Can I Use Honey Instead Of Mirin?

Honey for Mirin’s Substitute

Honey is also recommended to use instead of sugar. If you use honey, it will taste almost like mirin. But let’s note that honey has higher sugar content than sugar, so please mix it slightly less than when using sugar.

Can I Use Honey Instead Of Mirin?

Best mirin substitutes
In a pinch, a simple sugar and water combination, honey, or agave syrup can mimic the sweetness of mirin. A good rule of thumb is a 3:1 ratio for water to sugar to get the correct level of sweetness. However, these mirin substitute options will lack that pleasurable umami taste.

What Does Mirin Taste Like?

Mirin has a sweet and tangy flavor. Unlike sake, mirin has a thicker, almost syrup-like, consistency. The ingredient’s taste brings in umami due to its fermentation process.

What Is Mirin In Japanese Sauce?

Mirin (みりん, 味醂) or sweet rice wine is a sweet and syrupy liquid used as a seasoning and glazing agent. Just like soy sauce, it is one of the most important condiments in Japanese cuisine. Similar to sake, mirin is also a type of rice wine but with lower alcohol content (14% instead of 20%).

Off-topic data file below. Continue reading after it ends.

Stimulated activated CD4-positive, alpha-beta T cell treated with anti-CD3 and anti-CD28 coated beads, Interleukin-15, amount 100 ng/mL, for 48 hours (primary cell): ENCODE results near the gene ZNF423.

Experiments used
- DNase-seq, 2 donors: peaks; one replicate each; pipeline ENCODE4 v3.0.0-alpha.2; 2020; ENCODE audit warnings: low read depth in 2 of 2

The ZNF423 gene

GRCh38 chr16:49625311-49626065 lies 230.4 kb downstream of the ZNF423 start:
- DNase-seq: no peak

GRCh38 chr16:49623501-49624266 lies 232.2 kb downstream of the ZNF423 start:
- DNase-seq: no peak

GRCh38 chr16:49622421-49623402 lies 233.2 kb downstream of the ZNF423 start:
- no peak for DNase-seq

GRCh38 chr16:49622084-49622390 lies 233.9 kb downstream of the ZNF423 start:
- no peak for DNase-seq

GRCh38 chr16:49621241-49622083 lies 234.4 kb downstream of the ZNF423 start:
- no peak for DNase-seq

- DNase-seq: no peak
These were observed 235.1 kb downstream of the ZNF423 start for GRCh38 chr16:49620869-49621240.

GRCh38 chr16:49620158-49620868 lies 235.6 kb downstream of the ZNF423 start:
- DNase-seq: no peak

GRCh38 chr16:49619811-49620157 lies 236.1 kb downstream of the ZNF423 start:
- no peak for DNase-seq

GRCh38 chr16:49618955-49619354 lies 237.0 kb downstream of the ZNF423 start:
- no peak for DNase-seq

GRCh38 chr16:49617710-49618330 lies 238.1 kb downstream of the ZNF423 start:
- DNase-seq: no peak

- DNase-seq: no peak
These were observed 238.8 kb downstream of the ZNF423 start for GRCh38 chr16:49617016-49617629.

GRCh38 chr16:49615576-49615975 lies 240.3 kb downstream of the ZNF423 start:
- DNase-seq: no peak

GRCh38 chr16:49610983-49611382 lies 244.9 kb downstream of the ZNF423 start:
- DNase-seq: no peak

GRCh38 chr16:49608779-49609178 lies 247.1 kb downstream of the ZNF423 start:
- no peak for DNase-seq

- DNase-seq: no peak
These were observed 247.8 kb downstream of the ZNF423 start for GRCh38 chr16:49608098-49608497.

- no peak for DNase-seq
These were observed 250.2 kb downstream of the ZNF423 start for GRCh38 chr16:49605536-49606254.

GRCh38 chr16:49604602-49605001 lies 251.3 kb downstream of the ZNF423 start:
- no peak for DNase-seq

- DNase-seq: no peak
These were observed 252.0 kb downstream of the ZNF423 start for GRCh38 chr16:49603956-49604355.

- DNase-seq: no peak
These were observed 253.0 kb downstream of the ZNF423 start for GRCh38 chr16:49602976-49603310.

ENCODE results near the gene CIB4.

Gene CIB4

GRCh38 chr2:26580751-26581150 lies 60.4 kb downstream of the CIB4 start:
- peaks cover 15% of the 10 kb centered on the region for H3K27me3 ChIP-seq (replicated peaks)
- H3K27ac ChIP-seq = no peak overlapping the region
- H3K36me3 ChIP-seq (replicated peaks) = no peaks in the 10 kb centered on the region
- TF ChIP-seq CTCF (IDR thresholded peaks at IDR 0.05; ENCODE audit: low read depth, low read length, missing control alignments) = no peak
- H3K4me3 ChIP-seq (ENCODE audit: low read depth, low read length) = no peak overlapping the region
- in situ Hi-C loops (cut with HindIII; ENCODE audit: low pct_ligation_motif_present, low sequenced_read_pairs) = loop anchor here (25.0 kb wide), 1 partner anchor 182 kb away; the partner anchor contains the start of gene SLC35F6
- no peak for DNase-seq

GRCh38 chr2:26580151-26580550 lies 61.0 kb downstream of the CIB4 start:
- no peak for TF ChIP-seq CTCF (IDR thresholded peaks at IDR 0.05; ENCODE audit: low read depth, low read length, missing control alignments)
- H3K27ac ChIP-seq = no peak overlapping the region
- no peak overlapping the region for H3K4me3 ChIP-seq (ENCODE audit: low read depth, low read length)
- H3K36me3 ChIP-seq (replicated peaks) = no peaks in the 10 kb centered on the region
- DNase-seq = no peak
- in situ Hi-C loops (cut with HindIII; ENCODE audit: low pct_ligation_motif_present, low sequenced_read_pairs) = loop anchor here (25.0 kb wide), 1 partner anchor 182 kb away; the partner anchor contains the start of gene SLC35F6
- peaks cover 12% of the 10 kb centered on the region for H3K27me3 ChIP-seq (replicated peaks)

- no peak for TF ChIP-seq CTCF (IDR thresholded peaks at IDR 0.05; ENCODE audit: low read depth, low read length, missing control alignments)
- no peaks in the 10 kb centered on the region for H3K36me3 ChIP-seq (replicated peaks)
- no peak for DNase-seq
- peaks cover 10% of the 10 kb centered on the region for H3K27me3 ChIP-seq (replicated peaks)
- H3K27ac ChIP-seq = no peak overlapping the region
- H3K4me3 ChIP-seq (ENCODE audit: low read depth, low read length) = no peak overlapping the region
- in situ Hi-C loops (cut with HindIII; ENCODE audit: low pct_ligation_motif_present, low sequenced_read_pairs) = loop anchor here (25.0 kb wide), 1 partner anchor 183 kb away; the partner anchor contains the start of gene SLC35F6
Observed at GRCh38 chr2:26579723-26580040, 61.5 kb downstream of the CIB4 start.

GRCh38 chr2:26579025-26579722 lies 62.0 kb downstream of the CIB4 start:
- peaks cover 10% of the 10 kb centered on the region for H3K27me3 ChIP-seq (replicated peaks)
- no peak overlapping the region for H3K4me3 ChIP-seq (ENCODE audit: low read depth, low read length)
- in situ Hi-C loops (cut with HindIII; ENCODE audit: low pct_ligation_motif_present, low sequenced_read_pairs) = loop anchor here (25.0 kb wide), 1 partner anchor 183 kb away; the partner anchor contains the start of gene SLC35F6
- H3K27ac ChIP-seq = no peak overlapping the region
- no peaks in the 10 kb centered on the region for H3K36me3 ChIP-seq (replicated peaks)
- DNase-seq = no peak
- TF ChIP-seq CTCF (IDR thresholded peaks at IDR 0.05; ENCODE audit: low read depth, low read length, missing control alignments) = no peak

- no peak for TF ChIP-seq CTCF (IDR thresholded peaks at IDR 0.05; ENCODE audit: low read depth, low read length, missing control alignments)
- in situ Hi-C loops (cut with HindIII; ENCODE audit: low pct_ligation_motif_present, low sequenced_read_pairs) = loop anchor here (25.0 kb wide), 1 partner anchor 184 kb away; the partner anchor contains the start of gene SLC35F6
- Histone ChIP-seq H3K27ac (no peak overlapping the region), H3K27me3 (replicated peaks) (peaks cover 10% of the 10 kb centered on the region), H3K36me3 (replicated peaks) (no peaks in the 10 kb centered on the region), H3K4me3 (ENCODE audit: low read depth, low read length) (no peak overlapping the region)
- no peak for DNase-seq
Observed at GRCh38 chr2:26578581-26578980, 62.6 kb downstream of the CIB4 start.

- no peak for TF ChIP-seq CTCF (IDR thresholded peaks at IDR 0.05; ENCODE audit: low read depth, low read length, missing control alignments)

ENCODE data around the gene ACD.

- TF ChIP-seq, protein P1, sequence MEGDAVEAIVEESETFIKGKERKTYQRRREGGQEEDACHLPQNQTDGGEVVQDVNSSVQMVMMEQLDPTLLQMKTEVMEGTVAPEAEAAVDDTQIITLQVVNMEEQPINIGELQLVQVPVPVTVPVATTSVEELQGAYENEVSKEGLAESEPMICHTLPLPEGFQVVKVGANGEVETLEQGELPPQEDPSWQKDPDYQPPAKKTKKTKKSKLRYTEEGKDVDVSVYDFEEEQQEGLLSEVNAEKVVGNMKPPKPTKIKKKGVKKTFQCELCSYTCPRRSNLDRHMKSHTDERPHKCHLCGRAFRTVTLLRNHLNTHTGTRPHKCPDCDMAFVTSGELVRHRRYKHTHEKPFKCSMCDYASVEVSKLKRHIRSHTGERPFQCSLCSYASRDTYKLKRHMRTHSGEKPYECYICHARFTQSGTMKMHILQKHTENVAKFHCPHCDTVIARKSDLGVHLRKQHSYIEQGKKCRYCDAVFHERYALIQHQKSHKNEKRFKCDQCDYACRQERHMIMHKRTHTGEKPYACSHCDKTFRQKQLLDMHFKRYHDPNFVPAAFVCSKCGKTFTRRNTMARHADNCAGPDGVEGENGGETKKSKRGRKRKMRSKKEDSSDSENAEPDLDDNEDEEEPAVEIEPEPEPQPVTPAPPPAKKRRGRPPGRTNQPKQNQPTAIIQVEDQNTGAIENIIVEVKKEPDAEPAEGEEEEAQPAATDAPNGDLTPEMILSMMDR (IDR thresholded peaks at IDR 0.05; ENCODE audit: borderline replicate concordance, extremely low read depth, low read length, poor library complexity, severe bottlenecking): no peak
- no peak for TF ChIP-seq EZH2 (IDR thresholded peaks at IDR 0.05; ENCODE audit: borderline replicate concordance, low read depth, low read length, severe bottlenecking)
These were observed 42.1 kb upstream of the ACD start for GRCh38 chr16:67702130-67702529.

With the help of the above-listed mirin substitutes, you can add different flavors to your dish! This includes Aji-Mirin, Rice Vinegar, Sake, Balsamic Vinegar, and Shao Xing Cooking Wine. There are also some other popular mirin substitutes such as Marsala Wine, Dry Sherry, White Wine, Vermouth, White Grape Juice. All of them contain an alcohol content of around 10 to 14 percent.  It is original yet traditional that is very rare and inexpensive. They are mixed with very low alcohol content and very high sugar content. You can pick out any of the best mirin substitute that is available in your nearby grocery stores.